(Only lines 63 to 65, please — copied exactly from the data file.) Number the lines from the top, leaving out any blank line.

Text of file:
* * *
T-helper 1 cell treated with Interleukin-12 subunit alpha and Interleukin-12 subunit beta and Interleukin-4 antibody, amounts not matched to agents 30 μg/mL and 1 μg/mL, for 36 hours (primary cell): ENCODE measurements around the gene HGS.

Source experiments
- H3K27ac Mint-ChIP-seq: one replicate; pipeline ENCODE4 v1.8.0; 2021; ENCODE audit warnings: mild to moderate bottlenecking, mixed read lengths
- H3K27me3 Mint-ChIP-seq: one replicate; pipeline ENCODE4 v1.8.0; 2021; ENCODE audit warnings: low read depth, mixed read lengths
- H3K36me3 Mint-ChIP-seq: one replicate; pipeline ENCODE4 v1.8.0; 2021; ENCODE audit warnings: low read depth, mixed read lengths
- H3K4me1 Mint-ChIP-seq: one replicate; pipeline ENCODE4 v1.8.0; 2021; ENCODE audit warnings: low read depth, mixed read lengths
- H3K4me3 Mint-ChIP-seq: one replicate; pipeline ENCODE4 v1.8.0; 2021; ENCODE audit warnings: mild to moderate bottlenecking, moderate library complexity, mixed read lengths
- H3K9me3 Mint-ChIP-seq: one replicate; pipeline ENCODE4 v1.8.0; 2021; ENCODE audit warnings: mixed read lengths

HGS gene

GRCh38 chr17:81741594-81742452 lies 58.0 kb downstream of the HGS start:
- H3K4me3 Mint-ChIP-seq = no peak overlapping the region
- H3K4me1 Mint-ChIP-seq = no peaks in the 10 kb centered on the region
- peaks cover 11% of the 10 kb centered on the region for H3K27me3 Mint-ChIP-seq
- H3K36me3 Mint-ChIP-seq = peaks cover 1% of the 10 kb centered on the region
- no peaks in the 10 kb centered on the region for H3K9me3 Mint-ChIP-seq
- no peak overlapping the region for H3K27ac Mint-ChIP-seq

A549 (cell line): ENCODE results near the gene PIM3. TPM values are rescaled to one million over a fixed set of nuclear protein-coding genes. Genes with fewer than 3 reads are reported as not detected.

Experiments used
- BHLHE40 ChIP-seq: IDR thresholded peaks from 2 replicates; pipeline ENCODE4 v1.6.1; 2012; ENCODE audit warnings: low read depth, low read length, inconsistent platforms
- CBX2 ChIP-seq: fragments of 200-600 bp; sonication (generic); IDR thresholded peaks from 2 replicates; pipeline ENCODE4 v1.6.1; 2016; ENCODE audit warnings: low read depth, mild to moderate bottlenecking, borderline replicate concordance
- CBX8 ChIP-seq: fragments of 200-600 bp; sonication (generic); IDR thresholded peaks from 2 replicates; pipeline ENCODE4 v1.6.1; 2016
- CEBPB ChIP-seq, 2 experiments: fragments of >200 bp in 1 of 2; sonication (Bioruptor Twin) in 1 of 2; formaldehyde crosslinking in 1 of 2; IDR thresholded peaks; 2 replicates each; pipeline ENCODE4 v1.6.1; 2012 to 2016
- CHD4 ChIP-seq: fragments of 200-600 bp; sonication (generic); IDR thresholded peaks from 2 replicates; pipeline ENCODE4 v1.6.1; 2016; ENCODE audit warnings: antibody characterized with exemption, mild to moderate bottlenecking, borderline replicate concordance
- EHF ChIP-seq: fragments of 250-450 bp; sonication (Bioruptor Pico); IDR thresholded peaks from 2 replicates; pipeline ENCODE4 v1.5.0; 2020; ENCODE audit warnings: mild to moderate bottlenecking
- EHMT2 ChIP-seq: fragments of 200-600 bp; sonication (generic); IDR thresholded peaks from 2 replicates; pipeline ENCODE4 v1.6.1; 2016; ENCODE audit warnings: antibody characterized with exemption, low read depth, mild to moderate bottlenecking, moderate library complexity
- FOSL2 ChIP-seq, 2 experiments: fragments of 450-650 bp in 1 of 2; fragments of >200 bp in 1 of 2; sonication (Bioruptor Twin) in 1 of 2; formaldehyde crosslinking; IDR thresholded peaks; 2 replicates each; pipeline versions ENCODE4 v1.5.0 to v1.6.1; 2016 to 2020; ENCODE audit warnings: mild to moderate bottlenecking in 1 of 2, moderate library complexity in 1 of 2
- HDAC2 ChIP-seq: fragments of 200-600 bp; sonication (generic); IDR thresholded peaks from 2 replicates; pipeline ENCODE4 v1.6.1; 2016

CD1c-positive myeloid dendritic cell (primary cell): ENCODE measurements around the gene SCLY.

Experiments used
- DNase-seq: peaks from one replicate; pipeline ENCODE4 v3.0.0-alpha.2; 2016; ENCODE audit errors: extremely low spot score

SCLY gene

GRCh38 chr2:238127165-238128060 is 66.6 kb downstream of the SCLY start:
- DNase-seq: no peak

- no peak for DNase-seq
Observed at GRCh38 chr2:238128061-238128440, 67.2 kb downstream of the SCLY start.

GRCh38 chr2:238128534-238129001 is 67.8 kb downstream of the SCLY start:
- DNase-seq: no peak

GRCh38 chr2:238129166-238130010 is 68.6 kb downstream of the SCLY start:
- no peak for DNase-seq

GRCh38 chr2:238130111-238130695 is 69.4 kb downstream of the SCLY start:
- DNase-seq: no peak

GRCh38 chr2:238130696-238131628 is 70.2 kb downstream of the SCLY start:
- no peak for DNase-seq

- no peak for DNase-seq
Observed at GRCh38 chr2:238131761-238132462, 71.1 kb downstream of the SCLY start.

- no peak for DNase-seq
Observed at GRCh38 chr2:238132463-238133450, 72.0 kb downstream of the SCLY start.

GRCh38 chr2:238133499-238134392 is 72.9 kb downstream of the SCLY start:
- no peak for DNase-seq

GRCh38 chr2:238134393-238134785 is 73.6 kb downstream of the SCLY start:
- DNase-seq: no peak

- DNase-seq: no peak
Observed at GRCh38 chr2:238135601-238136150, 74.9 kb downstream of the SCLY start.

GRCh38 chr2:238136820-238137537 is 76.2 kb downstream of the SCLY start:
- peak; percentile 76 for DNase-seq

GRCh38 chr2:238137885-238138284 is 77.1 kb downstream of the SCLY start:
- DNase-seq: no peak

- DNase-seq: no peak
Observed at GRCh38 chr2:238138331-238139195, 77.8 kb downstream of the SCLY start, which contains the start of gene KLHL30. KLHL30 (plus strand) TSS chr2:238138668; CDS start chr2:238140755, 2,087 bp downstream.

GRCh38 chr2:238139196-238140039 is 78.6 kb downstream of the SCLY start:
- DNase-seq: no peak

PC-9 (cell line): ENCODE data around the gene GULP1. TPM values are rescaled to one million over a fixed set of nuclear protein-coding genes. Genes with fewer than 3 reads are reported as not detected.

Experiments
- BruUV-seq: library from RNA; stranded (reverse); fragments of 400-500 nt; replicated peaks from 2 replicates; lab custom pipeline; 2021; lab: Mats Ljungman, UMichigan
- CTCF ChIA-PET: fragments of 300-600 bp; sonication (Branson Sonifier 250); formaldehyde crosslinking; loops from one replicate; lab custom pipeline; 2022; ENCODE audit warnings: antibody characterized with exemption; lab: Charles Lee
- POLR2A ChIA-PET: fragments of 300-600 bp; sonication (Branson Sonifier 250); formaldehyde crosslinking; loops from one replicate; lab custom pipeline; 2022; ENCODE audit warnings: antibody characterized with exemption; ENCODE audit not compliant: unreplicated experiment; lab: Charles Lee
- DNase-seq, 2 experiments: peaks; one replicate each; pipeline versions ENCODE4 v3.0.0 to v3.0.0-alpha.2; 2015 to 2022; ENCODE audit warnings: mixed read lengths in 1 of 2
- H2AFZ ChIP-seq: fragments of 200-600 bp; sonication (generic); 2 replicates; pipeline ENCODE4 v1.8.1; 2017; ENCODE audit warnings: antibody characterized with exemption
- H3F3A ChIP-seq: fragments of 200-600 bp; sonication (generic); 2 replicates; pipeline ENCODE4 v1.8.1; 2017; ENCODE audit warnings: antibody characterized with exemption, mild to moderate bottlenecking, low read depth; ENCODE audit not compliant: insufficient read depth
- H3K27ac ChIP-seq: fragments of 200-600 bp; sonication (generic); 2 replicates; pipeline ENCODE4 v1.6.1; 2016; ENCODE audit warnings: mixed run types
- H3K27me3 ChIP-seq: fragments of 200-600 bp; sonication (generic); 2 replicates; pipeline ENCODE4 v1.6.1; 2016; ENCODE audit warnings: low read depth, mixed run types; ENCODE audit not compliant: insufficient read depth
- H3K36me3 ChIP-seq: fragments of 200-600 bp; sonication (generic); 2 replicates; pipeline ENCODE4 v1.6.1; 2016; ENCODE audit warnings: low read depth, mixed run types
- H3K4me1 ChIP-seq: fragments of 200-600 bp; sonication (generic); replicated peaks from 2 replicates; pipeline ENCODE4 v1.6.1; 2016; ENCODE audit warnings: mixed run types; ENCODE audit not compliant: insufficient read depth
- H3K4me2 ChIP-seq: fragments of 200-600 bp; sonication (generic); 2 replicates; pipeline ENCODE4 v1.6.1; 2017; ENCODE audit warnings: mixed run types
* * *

Experiments
- BruUV-seq: library from RNA; stranded (reverse); fragments of 400-500 nt; replicated peaks from 2 replicates; lab custom pipeline; 2021; lab: Mats Ljungman, UMichigan
- CTCF ChIA-PET: fragments of 300-600 bp; sonication (Branson Sonifier 250); formaldehyde crosslinking; loops from one replicate; lab custom pipeline; 2022; ENCODE audit warnings: antibody characterized with exemption; lab: Charles Lee